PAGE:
Berries! They're juicy, they're colorful, they're delicious. Pop them in your mouth and savor the small, divine pleasure. Did you know that many berries also pack a punch when it comes to your health? Maybe it sounds too good to be true, but berries have nutritional and medicinal benefits. Just read about the five below and find out for yourself. You'll go berry crazy.
Blueberry (Vaccinium corymbosum)
Blueberries are one of the highest-ranked fruits for antioxidants due to the presence of a type of flavonoids called anthocyanins, which are also responsible for the fruit's dark blue color.
Blueberries, as much as cranberries, are great for treating and preventing urinary tract infections. Its antioxidant compounds have shown an antibacterial action, blocking the adhesion of E. coli to the walls of the urinary tract. These tiny berries also have a high amount of soluble fiber, which gives them laxative properties that help regulate gastrointestinal functions.
Cranberry (Vaccinium oxycoccos)
Cranberries are most well-known in the medicinal world as being the best herb for urinary health, especially recurring ones. Scientific evidence points out that although they aren't good for already existing urinary tract infections (UTIs), cranberries are a huge help in preventing future flareups.
Their prowess lies in their strong acidity, which prevents bacteria (such as E. coli) from attaching themselves to the walls of the urinary tract and subsequently causing infection. Fortunately, it seems as though taking supplements and drinking cranberry juice work equally as well.
Goldenberry (Physalis peruviana)
Also known as Cape gooseberry, Inca berry, and giant ground cherry, this bright yellow-orange fruit is native to South America but is now cultivated in places like England and South Africa.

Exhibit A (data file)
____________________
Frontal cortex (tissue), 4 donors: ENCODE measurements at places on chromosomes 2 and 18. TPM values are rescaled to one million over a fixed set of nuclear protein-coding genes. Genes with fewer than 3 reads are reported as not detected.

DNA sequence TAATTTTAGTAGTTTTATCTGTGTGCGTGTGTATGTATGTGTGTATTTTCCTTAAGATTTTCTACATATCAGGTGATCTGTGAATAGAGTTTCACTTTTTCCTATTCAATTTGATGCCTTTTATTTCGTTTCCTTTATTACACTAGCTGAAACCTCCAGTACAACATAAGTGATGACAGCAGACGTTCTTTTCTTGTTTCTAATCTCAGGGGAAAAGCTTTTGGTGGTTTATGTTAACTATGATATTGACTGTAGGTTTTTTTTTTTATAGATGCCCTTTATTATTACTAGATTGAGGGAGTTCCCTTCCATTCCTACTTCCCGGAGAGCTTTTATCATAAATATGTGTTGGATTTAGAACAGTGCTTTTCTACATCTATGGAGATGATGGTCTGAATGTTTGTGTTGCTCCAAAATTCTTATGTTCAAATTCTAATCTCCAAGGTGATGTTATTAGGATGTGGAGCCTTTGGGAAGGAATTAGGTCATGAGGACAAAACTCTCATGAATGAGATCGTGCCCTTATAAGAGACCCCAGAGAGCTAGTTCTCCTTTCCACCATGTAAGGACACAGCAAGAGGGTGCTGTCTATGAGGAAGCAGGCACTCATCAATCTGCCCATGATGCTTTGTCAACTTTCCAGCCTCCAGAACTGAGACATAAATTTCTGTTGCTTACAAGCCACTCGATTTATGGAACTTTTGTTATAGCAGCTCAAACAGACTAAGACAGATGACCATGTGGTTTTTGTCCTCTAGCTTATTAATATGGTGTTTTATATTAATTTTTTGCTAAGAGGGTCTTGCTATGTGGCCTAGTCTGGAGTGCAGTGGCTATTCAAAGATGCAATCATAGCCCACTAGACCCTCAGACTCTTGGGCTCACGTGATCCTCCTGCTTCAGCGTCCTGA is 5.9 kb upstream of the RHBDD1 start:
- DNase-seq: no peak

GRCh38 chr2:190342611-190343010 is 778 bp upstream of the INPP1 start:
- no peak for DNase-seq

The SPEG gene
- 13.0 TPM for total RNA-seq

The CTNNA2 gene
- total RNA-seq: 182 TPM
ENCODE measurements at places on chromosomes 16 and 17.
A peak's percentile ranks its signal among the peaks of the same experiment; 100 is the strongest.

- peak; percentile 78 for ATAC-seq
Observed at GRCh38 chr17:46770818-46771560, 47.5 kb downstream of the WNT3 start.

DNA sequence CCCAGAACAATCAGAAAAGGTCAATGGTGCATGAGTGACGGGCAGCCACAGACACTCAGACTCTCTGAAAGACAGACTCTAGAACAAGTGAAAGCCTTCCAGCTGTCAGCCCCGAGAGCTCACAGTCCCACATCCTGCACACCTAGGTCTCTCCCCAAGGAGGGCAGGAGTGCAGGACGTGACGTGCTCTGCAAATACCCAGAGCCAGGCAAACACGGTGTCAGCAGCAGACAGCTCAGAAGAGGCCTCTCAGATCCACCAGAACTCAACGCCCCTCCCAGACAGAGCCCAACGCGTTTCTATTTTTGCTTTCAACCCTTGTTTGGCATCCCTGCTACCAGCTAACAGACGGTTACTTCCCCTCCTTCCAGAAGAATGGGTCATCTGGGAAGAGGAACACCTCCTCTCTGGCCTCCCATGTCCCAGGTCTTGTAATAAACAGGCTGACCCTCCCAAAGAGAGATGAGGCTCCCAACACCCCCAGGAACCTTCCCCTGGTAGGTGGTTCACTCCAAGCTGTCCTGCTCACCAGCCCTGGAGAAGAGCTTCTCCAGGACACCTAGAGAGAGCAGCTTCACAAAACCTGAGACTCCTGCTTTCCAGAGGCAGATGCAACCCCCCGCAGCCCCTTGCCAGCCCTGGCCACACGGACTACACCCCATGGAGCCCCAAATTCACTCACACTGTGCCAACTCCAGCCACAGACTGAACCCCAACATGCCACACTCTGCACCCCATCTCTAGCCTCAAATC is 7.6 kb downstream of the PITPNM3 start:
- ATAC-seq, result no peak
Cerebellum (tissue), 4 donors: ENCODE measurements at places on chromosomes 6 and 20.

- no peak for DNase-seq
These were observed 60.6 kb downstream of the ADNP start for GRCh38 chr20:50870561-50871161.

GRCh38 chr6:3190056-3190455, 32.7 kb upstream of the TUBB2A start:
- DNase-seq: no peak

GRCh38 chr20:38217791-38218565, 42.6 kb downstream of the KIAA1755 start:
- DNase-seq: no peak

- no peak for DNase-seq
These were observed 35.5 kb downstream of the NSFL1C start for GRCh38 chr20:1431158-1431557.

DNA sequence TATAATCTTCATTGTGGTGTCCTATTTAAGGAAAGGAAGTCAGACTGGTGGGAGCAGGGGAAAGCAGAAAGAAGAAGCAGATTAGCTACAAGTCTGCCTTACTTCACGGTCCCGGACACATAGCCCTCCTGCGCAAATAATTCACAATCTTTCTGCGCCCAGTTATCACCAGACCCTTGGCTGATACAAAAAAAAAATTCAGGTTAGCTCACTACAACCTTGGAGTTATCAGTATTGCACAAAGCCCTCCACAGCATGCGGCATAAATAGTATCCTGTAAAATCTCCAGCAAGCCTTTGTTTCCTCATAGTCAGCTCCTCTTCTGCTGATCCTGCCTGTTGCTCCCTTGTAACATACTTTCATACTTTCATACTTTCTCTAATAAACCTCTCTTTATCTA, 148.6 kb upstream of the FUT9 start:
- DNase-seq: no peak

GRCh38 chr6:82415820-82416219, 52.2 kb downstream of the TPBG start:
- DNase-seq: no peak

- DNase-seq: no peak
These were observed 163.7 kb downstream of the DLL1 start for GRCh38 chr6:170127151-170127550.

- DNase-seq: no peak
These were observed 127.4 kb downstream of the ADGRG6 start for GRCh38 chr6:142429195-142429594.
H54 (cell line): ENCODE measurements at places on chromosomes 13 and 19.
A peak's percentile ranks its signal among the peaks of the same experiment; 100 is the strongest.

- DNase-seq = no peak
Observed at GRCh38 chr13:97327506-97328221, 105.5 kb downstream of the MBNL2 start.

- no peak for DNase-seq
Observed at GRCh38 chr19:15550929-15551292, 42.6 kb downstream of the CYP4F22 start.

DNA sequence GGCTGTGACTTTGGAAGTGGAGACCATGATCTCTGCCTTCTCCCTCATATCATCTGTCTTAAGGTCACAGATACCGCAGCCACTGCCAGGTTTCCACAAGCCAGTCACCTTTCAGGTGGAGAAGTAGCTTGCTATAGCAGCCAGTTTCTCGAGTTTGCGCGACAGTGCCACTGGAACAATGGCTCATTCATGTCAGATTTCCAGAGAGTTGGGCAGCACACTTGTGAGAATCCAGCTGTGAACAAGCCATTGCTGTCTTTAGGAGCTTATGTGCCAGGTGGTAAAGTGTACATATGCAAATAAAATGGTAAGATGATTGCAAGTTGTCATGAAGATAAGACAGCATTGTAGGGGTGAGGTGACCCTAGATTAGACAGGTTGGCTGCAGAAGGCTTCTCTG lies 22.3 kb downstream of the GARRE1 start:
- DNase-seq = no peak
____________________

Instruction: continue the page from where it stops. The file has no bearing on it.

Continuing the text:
Goldenberry is rich in vitamins A, C, B1, B3, minerals, and antioxidants, and has been attributed different medicinal properties during its long history of use. The best-regarded one by experts is its ability to fight intestinal parasites, but it's also been recommended to combat asthma, strengthen the optic nerve, and treat throat ailments. Plus, it has even been shown to have antiulcer properties and lower cholesterol. With a sweet-tart taste to boot, goldenberry is sure to please.
Bilberry (Vaccinium myrtillus)
Bilberry is a relative of the blueberry: they do, in fact, resemble each other. However, bilberries are richer in anthocyanins, the powerful and healthy compounds that give the fruit its dark color and high level of antioxidants.
Most well-known for their great benefit for eye health, anthocyanins are also helpful for blood circulation. When consumed regularly, bilberry has been known to fight against such conditions as chronic venous insufficiency (CVI), diabetes, or high blood pressure, especially related retinal problems.
Raspberry (Rubus idaeus)
Sure, these soft and sweet berries are a pleasure on a warm summer day, but they could also be your new best dieting tool. Raspberries contain compounds known as ketones, which are closely similar to ones the body produces when metabolizing stored fat into energy. This is why raspberry is believed to help a process known as ketosis, thus preventing and fighting obesity and fatty liver disease. As a bonus, raspberry leaves are often brewed for tea in traditional herbal medicine to help regulate menstrual periods and induce labor.
Vitamins and antioxidants. Portable and colorful. Healthy and delicious. What's not to love? Add the berries above (and others!) to your daily repertoire (think: smoothies, oatmeal, sangria, salads), and you simply can't go wrong.
- Journal of Food Processing and Preservation, Rheological Behavior and Physicochemical Characteristics of Goldenberry (Physalis Peruviana) Juice as Affected by Enzymatic Treatment, 2009
- National Center for Complementary and Integrative Health, Cranberry
- National Institutes of Health, Blueberry
- Life Sciences, Anti-obese action of raspberry ketone, 2005
- Herbal Medicine: Biomolecular and Clinical Aspects, chapter 4: Bilberry (Vaccinium myrtillus L.)
- University of Michigan Health, Blueberry